CHARLESTON, W.Va. -- Gov. Earl Ray Tomblin called it "a defining moment" in West Virginia's economic development. The Daily Mail agrees.
Brazilian conglomerate Odebrecht's November announcement that it is exploring the possibility of building a multi-billion dollar petrochemical complex in Wood County is the Daily Mail's pick for top West Virginia business story of 2013.
While Project ASCENT -- which stands for Appalachian Shale Cracker Enterprise -- is still in its exploratory phase, its potential to reshape the state's economy, if completed, is difficult to overstate.
Odebrecht officials announced they hope to not only build a new ethylene cracker plant, but three new polyethylene plastic resin plants and additional facilities for water treatment and power generation at the Washington Bottom site currently occupied by SABIC Innovative Plastics.
"It represents the single largest industrial project in the history of the state of West Virginia," state Commerce Secretary Keith Burdette said in November.
While Odebrecht is still evaluating specifics relating to the project's cost and potential for new jobs, a recent American Chemistry Council report estimated building just a cracker plant, which takes natural gas and converts it into other usable chemical products, could amount to about a $3.2 billion investment in the state.
The study estimated the cracker facility would lead to development of other plants using those products, resulting in up to $7 billion in additional chemical industry activity each year and up to 12,000 new jobs.
It may still be years before Odebrecht moves forward with constructing the complex, but officials are confident it will be built. If it is, Project ASCENT could have an effect on the annual top business stories list for many years to come.
Other top business stories for 2013, as chosen by the Daily Mail, include:
2. Obamacare arrives for consumers, delayed for business
The bungled rollout of Healthcare.gov -- they key insurance exchange set up under President Barack Obama's landmark health reform law -- has been a major headache for consumers hoping to secure insurance before the law's so-called individual mandate goes into effect in 2014.
While uninsured individuals will still have to be covered by next year or face a penalty, many businesses across the country received a major reprieve earlier this year.
In July, the Obama administration announced a one-year delay in the law's employer mandate. That meant businesses with 50 or more full-time workers would have an extra year -- until 2015 -- to provide coverage to their employees or face a fine.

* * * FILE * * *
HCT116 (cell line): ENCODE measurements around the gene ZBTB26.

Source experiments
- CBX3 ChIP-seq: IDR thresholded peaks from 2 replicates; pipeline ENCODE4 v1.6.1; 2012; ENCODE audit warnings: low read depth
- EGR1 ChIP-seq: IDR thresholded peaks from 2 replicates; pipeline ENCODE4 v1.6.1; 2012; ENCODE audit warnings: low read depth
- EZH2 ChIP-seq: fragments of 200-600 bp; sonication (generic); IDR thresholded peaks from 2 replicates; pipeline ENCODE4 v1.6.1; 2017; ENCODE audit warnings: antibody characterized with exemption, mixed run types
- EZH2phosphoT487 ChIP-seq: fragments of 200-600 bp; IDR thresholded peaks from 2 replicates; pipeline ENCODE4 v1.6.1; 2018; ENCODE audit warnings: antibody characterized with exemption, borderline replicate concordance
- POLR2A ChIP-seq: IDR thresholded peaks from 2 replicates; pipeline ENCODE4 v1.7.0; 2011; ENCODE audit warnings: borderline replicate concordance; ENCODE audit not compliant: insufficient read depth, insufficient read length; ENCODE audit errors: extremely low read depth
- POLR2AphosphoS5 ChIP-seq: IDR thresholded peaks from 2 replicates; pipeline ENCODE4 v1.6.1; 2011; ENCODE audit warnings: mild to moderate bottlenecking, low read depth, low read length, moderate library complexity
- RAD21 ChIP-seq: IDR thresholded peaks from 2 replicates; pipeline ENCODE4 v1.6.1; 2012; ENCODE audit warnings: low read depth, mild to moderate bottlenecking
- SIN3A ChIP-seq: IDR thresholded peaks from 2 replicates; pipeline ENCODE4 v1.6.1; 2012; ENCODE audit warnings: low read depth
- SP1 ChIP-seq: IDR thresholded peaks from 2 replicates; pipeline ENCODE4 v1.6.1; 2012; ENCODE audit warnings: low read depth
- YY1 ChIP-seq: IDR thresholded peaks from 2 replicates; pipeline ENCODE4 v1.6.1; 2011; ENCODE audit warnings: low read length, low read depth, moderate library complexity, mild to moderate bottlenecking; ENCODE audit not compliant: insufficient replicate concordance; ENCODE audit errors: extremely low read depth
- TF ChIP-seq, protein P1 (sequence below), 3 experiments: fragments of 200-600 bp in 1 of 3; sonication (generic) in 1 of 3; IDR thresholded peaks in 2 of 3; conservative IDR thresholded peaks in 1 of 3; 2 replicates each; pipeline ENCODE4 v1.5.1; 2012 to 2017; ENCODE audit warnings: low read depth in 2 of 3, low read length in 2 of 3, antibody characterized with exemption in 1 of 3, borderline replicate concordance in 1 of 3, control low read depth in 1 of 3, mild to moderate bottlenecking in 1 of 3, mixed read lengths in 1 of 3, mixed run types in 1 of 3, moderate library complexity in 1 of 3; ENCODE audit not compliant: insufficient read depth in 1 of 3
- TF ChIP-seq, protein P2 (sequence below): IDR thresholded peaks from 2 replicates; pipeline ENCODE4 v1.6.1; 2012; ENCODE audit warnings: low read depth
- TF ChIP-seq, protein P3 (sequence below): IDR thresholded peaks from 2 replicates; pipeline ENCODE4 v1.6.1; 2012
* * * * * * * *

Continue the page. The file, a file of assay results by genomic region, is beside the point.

Many state business owners were panicking earlier this year as they attempted to wrap their heads around all of the law's business-related provisions, said state Sen. Mike Green, D-Raleigh, who is president of Custom Business Solutions, a Beckley-based professional employer organization that manages and advises businesses on their human resources and benefits programs.
He said the delay would give those businesses extra time to see how the exchanges play out and to evaluate the law's effect on insurance rates next year.
However, West Virginians who use the state exchange, operated in partnership with the federal government, do have fewer choices than the rest of the country.
Only one insurance provider -- Highmark Blue Cross Blue Shield of West Virginia -- opted to participate in the exchange this year, putting West Virginians among just 5 percent of the national population that have fewer than two providers to choose from on the exchange.
Early data from the U.S. Department of Health and Human Resources showed monthly premium rates on West Virginia's exchange were higher than the national average. The report indicated states with fewer provider options generally faced higher prices. Experts said the state's poor health statistics likely factored in to the higher rates as well.
3. Patriot reaches pact with retirees, emerges from bankruptcy
For some 23,000 retired United Mine Workers of America members, 2013 began with the fear they might soon lose their health insurance to Patriot Coal's bankruptcy restructuring.
However, by the end of the year, the union and the company had made a pact that not only allowed retirees' health care to continue, but also helped the company emerge from bankruptcy.
Thousands of retirees and union supporters filled the streets of downtown Charleston in April, one of many protests organized by the union in its fight against Patriot's plan to cut retiree benefits as part of its restructuring.